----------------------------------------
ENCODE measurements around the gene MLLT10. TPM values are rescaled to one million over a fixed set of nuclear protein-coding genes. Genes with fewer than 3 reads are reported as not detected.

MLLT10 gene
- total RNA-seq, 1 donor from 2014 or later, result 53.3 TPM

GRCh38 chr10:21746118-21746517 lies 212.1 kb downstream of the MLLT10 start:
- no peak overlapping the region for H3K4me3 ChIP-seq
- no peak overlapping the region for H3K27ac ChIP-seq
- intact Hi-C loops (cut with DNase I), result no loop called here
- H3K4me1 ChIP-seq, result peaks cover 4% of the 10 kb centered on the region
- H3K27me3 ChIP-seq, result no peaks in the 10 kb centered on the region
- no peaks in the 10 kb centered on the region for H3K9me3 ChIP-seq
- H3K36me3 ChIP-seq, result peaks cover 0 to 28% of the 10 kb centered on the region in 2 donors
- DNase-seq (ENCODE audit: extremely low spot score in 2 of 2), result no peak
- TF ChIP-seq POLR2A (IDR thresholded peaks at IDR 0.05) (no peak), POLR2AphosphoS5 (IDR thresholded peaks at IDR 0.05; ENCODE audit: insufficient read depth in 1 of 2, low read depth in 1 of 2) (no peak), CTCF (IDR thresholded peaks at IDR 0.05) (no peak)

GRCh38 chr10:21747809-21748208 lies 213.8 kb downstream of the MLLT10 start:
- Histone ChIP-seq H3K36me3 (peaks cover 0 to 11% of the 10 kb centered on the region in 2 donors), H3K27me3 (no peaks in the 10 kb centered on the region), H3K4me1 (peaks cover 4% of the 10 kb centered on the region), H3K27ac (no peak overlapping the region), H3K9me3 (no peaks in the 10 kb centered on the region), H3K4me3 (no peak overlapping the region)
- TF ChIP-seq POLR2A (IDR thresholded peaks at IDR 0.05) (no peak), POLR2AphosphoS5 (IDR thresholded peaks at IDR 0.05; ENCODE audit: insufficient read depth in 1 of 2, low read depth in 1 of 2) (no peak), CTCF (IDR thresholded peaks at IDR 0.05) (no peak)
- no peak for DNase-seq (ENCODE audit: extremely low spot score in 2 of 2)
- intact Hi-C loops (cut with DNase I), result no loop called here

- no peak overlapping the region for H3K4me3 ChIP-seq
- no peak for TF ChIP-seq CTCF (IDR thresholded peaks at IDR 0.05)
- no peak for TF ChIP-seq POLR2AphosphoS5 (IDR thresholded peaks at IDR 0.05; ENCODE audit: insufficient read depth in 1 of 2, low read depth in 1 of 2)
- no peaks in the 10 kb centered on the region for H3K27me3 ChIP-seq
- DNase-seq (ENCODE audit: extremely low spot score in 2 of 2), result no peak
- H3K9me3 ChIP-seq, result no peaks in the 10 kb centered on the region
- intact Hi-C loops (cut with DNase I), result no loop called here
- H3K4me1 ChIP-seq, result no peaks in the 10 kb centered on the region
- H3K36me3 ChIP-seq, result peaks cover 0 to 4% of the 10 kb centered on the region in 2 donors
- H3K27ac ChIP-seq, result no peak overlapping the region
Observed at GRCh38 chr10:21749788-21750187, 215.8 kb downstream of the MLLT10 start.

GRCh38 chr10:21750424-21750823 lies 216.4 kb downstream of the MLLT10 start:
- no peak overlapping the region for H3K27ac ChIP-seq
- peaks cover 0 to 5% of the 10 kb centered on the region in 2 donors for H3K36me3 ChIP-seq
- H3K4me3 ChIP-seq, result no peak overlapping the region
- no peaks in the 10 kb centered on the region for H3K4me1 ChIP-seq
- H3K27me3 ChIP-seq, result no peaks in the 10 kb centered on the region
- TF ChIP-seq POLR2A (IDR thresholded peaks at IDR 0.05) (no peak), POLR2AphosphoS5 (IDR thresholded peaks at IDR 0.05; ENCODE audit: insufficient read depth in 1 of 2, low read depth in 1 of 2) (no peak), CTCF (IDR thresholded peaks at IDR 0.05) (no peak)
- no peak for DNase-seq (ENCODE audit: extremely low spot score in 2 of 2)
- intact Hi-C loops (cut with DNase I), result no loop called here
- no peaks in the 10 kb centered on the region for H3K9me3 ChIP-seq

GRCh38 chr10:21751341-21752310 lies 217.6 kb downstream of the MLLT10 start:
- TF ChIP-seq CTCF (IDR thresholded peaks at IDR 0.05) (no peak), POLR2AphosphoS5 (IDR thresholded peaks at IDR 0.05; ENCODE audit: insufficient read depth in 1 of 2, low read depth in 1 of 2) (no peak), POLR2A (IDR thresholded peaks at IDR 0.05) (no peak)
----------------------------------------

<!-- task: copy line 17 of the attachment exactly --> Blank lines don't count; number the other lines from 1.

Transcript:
- no peak for DNase-seq (ENCODE audit: extremely low spot score in 2 of 2)